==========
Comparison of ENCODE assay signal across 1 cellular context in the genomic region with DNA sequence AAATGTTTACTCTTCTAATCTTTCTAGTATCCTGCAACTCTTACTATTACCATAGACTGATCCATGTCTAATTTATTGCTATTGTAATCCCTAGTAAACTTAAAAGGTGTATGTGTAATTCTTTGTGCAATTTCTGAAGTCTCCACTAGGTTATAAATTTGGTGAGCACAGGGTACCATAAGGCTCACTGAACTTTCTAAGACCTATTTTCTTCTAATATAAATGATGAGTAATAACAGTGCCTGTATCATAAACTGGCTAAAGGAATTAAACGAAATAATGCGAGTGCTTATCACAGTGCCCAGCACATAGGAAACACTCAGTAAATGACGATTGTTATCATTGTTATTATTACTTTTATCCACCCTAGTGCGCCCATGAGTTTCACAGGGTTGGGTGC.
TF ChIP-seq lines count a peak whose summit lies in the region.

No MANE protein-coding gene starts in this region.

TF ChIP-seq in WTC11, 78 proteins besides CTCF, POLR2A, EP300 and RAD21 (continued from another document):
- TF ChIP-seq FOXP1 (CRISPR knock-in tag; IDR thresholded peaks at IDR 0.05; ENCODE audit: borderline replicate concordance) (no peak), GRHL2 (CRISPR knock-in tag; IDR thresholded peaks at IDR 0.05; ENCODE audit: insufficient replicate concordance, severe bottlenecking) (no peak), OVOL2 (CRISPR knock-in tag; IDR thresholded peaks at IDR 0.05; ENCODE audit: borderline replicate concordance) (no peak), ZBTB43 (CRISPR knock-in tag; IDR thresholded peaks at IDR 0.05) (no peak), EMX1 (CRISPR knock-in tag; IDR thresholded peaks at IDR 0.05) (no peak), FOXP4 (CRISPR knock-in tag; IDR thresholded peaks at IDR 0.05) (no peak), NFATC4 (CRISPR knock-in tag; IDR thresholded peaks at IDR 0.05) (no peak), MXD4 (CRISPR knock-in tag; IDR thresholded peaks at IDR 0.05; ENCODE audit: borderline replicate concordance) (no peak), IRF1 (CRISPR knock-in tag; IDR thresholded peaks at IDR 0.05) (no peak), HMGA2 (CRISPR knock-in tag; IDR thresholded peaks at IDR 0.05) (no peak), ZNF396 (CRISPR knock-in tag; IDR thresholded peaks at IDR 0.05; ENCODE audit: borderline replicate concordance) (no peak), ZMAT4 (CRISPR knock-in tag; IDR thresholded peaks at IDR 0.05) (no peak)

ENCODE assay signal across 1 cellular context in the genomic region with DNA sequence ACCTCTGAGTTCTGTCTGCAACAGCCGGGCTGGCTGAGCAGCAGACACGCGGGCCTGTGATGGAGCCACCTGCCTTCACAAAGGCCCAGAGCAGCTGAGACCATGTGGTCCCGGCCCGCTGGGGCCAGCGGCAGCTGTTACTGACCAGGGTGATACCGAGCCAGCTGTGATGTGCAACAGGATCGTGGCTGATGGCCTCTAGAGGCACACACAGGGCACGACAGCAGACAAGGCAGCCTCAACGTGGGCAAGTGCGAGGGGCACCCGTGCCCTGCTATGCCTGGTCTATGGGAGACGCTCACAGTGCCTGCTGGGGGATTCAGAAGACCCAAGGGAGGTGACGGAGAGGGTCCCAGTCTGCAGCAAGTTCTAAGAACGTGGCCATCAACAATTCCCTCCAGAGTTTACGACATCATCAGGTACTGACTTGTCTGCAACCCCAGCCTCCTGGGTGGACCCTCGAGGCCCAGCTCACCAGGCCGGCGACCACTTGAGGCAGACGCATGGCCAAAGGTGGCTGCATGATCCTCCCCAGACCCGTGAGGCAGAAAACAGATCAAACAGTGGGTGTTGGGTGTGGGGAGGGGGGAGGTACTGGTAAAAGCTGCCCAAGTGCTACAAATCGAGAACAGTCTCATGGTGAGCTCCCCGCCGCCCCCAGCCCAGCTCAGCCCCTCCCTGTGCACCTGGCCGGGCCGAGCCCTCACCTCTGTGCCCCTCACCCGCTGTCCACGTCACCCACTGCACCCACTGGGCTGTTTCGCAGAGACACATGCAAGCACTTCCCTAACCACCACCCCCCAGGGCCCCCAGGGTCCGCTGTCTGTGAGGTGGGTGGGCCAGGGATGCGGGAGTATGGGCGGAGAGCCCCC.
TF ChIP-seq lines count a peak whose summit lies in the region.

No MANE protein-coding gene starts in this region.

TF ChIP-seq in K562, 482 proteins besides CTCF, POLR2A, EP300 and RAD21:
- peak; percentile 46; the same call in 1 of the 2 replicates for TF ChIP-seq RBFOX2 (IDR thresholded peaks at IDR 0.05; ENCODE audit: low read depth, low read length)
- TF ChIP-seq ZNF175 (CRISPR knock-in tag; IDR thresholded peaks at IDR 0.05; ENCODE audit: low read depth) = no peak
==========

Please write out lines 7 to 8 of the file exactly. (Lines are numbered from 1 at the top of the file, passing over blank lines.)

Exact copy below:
TF ChIP-seq lines count a peak whose summit lies in the region.

No MANE protein-coding gene starts in this region.